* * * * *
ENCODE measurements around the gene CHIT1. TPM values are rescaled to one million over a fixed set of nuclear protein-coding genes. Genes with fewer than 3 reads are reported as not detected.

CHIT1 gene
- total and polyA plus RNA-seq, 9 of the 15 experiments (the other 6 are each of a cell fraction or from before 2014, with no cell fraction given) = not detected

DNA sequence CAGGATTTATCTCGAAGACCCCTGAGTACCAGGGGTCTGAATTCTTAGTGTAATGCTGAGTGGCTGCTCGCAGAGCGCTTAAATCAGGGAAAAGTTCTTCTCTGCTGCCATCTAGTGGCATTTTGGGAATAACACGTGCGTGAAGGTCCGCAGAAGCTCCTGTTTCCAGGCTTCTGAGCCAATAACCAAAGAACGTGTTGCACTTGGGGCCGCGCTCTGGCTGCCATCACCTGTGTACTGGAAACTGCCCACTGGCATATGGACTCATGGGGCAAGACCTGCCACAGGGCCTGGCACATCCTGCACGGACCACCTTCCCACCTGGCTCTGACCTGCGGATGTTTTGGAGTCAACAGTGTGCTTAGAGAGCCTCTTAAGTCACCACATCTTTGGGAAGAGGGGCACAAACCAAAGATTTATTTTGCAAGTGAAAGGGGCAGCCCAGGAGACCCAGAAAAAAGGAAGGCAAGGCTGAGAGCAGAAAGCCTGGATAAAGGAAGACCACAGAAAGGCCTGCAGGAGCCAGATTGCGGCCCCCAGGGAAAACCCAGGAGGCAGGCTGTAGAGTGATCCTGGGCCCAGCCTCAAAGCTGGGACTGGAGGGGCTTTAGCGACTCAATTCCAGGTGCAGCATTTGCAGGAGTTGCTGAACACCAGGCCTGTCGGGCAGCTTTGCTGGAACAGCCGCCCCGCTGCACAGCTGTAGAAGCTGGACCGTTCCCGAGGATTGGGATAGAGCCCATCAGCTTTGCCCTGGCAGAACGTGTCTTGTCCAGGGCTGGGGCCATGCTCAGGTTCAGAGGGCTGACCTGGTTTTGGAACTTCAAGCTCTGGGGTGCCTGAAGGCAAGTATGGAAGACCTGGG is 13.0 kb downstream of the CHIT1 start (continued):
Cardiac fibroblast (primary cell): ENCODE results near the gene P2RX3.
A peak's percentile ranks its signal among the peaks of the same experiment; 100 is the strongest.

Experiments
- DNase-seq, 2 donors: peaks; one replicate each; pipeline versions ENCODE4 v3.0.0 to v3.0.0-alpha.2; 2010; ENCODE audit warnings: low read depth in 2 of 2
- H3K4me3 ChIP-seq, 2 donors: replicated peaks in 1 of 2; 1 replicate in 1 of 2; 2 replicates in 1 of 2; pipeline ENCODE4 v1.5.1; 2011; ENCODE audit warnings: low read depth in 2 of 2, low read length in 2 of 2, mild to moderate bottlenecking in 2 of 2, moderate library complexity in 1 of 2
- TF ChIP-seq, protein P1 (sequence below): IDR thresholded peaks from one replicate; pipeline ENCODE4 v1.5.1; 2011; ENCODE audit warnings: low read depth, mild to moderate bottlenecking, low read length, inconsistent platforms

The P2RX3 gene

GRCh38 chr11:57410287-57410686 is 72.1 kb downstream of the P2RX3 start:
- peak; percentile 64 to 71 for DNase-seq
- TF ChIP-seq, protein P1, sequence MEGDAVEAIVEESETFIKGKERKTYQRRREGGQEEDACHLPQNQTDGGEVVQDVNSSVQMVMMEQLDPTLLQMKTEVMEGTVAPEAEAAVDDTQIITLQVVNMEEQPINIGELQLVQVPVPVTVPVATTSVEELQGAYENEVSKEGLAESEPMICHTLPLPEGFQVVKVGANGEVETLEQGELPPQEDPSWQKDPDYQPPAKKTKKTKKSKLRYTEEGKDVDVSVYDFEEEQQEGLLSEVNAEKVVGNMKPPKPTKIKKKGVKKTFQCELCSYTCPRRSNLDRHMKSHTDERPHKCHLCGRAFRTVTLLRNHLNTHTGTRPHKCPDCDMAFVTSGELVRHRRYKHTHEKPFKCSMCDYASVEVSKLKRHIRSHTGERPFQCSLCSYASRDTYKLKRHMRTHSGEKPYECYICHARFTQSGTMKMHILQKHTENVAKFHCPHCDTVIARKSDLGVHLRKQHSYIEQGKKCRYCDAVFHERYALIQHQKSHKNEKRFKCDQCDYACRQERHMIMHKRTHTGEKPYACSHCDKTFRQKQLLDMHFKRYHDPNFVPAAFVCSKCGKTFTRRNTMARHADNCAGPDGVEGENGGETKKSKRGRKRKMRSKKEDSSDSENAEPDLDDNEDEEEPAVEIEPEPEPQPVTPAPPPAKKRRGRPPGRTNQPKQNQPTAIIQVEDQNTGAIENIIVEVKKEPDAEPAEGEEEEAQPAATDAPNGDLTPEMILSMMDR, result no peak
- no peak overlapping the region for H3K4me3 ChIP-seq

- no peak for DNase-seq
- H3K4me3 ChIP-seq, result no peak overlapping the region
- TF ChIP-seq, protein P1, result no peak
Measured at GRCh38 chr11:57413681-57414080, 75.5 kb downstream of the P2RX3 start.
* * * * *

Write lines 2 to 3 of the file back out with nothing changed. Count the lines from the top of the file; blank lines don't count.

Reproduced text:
CHIT1 gene
- total and polyA plus RNA-seq, 9 of the 15 experiments (the other 6 are each of a cell fraction or from before 2014, with no cell fraction given) = not detected